Rain pitter-pattered on the tin roof of the 4-H and FFA Youth Livestock show barn as a handful of girls made their way into the show ring Sunday evening for the 4-H Royalty Pageant coronation ceremony.
Eileen Shafer was one of three young women running for Jefferson City Jaycees Cole County queen.
The crowning of 4-H royalty is a popular tradition within the organization, where young women and men compete in the pageant-like event, consisting of personal and stage interviews. Older participants, running for king and queen, must submit an essay about the year's given topic.
This year's topic was, from a young adult's perspective, what is the biggest hurdle facing agriculture over the next five years?
Shafer said she addressed the lack of proper agricultural education in her essay.
"How is a voter able to make a good decision and be able to support the farming community, nationwide and worldwide, if they don't know what something is?" Shafer asked hypothetically.
Meagan Forck was crowned this year's queen.
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Shafer said she had plenty of activities to enjoy this year, as fair royalty was just one of the many she was involved in.
Shafer, a 2020 graduate of St. Benedict Homeschool and member of the Clover Crusaders 4-H Club for 10 years, said she participated in canning, gardening, clowning, sewing and a few other projects this year.
Shafer is the only 4-H member in Cole County involved in the clowning project. In clowning, members learn how to apply clown makeup, create their own clown face, make a costume and perform as a clown, according to the University of Missouri Extension 4-H webpage.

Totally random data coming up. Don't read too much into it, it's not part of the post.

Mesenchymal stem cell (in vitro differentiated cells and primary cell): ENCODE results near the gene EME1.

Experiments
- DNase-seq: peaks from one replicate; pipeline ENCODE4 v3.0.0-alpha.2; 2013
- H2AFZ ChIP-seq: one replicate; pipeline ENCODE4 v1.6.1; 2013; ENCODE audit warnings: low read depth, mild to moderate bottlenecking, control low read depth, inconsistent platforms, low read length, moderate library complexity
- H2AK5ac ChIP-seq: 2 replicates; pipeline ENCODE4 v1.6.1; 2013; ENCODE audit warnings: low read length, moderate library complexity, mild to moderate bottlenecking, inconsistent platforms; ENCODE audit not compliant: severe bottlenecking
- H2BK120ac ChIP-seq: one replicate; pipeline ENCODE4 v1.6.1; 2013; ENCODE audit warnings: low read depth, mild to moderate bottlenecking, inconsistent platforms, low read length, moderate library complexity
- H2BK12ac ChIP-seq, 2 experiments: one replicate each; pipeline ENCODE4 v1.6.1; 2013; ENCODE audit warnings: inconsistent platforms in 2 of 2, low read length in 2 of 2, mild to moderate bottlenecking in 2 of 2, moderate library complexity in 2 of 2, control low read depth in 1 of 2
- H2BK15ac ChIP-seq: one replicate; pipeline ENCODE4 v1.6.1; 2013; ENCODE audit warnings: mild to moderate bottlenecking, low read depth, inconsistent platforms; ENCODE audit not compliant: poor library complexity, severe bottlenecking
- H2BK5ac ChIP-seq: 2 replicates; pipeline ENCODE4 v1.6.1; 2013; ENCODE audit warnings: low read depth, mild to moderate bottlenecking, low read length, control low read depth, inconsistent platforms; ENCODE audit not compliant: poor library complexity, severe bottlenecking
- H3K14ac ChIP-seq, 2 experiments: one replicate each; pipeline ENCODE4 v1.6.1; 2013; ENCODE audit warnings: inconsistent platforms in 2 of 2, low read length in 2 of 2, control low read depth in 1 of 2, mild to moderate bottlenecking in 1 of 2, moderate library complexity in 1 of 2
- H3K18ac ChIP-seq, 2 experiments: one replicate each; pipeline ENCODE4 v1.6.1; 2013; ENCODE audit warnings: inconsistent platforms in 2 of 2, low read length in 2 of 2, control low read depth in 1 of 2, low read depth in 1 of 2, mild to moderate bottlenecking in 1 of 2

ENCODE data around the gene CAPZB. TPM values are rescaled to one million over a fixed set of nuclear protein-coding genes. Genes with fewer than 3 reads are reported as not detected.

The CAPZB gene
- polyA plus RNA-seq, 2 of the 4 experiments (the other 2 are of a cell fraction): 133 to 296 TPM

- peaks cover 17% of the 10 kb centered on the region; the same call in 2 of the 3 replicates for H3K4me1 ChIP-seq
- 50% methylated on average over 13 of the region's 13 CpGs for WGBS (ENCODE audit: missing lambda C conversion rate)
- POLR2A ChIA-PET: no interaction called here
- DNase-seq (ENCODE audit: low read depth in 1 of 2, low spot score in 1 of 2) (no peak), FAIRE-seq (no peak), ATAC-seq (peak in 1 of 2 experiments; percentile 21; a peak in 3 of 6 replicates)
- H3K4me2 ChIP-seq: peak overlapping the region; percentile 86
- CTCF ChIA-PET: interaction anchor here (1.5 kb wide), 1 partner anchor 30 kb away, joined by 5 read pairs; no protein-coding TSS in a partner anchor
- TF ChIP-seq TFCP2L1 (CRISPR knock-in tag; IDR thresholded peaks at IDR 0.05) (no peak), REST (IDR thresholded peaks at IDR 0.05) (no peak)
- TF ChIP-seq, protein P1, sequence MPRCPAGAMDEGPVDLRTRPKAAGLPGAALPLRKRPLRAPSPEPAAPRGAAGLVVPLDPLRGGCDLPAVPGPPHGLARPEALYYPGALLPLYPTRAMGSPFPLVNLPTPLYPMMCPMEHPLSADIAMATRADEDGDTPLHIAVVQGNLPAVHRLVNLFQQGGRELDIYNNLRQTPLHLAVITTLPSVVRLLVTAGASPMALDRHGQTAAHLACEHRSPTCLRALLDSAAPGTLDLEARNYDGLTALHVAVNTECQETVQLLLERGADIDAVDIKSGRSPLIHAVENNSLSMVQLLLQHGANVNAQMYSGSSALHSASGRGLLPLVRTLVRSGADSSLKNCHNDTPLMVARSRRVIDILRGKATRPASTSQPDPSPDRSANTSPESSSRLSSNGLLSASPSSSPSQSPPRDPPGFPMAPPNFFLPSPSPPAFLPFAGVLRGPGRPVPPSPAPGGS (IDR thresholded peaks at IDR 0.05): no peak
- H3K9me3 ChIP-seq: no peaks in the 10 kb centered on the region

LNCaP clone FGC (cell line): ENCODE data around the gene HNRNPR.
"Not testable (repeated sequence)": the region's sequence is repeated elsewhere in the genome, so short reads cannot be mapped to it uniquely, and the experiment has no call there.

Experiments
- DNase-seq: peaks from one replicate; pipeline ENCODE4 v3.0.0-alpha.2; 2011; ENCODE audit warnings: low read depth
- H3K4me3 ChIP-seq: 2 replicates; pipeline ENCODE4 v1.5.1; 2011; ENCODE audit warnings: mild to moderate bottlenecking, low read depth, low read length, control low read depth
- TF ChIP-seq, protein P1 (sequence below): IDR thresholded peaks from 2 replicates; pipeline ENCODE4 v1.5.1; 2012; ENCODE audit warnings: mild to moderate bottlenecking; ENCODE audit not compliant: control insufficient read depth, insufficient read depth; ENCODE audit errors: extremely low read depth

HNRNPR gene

Not many 4-H members are involved in the project at a state level, Shafer said. A few years ago, she co-founded Missouri's statewide clowning workshop with her mom, Marie Shafer. In the past, the day-long workshop has been held at the Cole County Extension Center.
"I would not be the person I am today without (clowning)," Shafer said. "Learning how to be a clown — the makeup, costumes, props, the performance are the most obvious, but the less obvious side of it is public speaking. It's given me a chance to improve my public speaking skills, go out and have fun."
Outside of 4-H, Shafer has been a harpist for seven years and plans to pursue a clinical musician certification with the harp this fall through an online program, Harp for Healing.
"A certified clinical musician is like a massage therapist," she said. "You get a nice shoulder massage, and when you're done you're relaxed and in a good mood, ready to take on the rest of the day."
Shafer said a certified clinical musician is different from a music therapist, in which therapists provide a deeper, therapeutic treatment, while clinical musicians provide a more calming experience.
"There are many other things I enjoy doing, but I felt like being a certified clinical musician with the harp was my calling," she said. "Plus, who doesn't love a little bit of live harp music?"
An array of Shafer's 4-H projects, including canned carrots, a hand-drawn illustration and a poster outlining the creation of harp strings, can be viewed throughout the week in the 4-H exhibition hall at the Jefferson City Cole County Jaycees Fair.
Enjoyed this feature? Check out these other Faces of the Fair: Toni Haselhorst, Taylor Riley, Madisyn Suess, Garrett Holtgrewe and Jessica Koenigsfeld. The News Tribune will feature a new person every day during the Jefferson City Jaycees Cole County Fair, so watch for more faces!
This story was edited at 2:35 p.m. July 28, 2020, to correct the spelling of Meagan Forck's name.